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a mailman running from a pit bull n the sidewalk

Officials at the United States Postal Service (USPS) recently released its annual ranking of top states for dog bites against postal workers and North Carolina has made the list. According to the report, North Carolina had the eighth-most dog bites on postal workers in 2023 with 185 cases. This was an increase of 39 incidents from the previous year. Nationwide, 5,800 mail carriers were bitten.  

The rankings were released as part of the USPS’s 2024 National Dog Bite Awareness Campaign which launched in early June. This year’s theme is “Don’t let your dog bite the hand that serves you.”

How to Prevent Dog Bites

Even if you think a dog is not aggressive, there is an instinct for a canine to protect its turf. This means that even a non-aggressive dog could lash out when someone arrives on their property, including a postal worker simply trying to deliver the mail. While mail delivery can get interrupted by unforeseen circumstances, it is often delivered at the same time each day. This can help dog owners develop a routine of making sure their dog is in a designated area during the time of expected delivery to prevent an attack from occurring.

The USPS recommends that dogs be kept inside the house or behind a sturdy fence to protect postal workers or others from dog bites. If the mail carrier must deliver mail directly at the door, owners should make sure their dog is a safe distance from the door, in a room away from where the mail carrier will arrive, or on a leash.

It is also important to remember that along with protecting their property, dogs are well-known for protecting children. Dog owners should be sure that children do not get in harm’s way when the mail is delivered. Children should not take mail directly from a letter carrier as the dog may view the carrier as a threat to the child.

The USPS stressed that if a bite does occur and a postal employee is injured, there is a strong chance that the dog owner will be legally responsible for the worker’s medical bills, lost wages, uniform replacement costs, and pain and suffering for the carrier.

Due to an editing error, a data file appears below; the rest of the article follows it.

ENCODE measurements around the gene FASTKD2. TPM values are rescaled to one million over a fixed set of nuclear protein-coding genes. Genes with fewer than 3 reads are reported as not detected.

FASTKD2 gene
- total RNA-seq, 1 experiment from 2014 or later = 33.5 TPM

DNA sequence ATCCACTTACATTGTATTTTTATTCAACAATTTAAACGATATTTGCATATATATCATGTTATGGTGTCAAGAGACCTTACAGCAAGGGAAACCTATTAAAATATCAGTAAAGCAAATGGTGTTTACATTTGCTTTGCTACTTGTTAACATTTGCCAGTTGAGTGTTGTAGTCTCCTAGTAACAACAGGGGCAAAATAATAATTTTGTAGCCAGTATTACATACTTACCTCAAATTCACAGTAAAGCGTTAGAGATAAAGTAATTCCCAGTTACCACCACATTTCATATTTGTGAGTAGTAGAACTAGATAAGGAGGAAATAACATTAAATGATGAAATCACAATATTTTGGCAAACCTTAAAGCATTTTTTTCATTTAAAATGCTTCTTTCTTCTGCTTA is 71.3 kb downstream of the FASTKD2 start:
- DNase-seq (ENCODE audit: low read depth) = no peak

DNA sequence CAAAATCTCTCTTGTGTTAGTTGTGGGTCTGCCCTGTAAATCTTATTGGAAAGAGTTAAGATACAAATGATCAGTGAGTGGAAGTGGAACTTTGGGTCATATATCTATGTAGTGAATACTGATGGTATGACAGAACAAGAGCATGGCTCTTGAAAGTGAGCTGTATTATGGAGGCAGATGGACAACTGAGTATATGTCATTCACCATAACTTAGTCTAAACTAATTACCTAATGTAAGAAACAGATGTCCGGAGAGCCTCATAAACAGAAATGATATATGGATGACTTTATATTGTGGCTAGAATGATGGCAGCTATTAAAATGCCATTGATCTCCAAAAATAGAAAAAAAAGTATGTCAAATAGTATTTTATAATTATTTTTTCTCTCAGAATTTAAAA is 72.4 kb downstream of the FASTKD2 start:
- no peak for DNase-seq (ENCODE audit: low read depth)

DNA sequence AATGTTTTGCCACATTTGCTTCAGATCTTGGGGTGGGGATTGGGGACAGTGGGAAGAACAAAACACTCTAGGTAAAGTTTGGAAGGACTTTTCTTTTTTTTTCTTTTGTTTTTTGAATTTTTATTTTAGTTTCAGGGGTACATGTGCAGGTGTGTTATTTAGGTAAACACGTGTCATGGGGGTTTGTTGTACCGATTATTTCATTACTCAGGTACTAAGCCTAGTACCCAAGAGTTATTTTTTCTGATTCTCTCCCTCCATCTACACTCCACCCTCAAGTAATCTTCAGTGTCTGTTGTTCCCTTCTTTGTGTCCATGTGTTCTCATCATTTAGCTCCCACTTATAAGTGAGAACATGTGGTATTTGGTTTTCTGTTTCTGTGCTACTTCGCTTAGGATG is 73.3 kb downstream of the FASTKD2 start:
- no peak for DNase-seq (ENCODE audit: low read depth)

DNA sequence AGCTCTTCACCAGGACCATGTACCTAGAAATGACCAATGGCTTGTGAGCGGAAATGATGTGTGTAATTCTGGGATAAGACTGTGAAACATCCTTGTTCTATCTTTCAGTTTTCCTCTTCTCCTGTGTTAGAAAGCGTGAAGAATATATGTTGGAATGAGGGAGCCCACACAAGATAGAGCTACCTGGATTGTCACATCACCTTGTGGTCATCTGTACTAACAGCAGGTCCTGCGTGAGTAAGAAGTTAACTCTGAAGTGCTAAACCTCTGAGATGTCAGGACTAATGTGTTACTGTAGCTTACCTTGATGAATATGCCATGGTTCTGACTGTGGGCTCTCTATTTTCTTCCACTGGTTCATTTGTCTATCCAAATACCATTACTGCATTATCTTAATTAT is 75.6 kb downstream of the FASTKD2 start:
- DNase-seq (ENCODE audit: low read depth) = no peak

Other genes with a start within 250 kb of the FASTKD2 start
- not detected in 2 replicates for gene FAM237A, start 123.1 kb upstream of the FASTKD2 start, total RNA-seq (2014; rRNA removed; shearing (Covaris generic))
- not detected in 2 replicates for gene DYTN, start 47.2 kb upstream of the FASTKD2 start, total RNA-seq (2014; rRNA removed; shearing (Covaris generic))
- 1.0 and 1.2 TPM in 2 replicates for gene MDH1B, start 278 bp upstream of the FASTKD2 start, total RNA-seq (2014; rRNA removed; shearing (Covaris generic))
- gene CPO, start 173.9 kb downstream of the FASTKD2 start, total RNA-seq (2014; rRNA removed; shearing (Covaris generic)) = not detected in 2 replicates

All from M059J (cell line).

What To Do After a Dog Bite

Postal workers are not the only ones who experience dog bites. More than 4.5 million people are bitten by dogs every year, and many of those sustain severe dog bite injuries that can be very expensive. According to the Insurance Information Institute, the average cost per insurance claim for a dog bite is $64,555. 

It is important to seek medical attention soon after a dog bite. Animal bites often become infected, warranting a need for an antibiotic and follow-up care. Here are other steps to take after a dog bite:

  • You should record details of the attack as soon as it happens, including noting the address of where it took place and the name and phone number of the owner.
  • Ask the owner for proof that the animal has an up-to-date rabies vaccination. If not, you may need to undergo preventative treatment for the disease (rabies has a fatality rate of 99 percent among humans, if not treated).
  • Contact your local health department or animal control agency right away. Under North Carolina law, any dog that bites a human must be quarantined for ten days. If an owner does not quarantine their dog, they could be found guilty of a Class 2 misdemeanor offense.

The North Carolina “One Bite Law”

Handling the aftermath of a dog bite may be difficult, and to achieve the best outcome, both when it comes to public safety and holding negligent dog owners accountable for their actions (or inactions), it is recommended to have a knowledgeable North Carolina dog bite lawyer on your side.

If you or a loved one suffers an injury from a dog in North Carolina, recovering compensation for the harm endured oftentimes is not easy. North Carolina is regulated by the “one bite rule,” which could protect a dog owner from liability for the canine’s first attack unless you can prove they had prior knowledge that the dog was dangerous or aggressive.

In some states, an owner can be proven negligent simply based on the fact that the dog was allowed to roam freely, or “at large.’’ However, in North Carolina, a dog owner is not strictly liable for a canine-inflicted injury unless he or she “intentionally, knowingly and willfully” allowed a dog at least six months of age to run at large, at night, unaccompanied by its owner or a member of the owner’s family.

It is important to have a lawyer who understands North Carolina dog bite laws and has the expertise to determine whether the dog owner should be held legally responsible for injuries (as well as defend the victim from being accused of provoking the dog).

The North Carolina dog bite attorneys at the Whitley Law Firm understand the intricacies of dog bite cases and have the experience necessary to offer the legal protection and compensation you deserve. Call (919) 785-5000 or contact us online for more information or to schedule a free case evaluation.

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